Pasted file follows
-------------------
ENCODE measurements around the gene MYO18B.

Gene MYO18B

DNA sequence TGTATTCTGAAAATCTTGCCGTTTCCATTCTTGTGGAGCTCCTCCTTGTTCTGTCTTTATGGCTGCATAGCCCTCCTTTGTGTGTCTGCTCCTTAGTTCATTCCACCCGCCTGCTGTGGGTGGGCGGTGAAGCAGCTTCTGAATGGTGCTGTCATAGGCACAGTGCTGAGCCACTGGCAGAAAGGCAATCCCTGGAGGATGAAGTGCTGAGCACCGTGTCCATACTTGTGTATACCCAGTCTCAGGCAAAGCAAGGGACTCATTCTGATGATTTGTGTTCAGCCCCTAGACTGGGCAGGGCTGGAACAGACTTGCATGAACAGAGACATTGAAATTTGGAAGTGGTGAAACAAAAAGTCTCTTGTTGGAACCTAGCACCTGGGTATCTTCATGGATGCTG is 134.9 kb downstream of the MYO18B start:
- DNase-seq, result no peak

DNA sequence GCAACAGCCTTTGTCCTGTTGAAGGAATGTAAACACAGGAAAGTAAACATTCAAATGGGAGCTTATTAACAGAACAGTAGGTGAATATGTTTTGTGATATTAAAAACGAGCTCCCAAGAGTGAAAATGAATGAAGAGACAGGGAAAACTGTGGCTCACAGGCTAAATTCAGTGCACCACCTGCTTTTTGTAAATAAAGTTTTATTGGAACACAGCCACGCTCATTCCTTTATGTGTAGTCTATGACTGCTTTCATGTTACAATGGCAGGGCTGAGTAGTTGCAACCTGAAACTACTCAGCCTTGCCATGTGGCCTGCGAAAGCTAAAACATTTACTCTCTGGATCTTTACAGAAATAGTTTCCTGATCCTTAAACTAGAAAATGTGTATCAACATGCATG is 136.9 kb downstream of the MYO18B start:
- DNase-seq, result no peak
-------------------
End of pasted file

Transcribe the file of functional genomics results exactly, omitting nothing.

ENCODE measurements around the gene MYO18B.

Gene MYO18B

DNA sequence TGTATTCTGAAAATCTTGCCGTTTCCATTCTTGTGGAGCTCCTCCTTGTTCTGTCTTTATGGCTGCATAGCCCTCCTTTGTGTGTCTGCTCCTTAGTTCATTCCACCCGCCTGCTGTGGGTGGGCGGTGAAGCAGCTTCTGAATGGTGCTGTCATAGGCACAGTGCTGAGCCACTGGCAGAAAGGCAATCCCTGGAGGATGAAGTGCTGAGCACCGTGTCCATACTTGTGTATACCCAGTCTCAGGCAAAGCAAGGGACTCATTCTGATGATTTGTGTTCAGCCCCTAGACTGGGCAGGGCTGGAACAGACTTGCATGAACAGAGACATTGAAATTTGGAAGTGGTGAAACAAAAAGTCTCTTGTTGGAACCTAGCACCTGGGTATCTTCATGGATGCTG is 134.9 kb downstream of the MYO18B start:
- DNase-seq, result no peak

DNA sequence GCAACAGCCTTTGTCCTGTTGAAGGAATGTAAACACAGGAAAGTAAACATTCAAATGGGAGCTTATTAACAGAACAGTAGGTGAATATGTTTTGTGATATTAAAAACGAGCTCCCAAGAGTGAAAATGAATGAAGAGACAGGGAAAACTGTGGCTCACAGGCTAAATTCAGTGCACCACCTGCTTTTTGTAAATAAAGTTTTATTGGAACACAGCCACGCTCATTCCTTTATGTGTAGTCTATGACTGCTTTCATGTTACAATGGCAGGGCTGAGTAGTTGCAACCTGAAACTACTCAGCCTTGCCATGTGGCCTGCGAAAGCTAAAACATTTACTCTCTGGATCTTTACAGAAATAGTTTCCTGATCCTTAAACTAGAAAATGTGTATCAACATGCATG is 136.9 kb downstream of the MYO18B start:
- DNase-seq, result no peak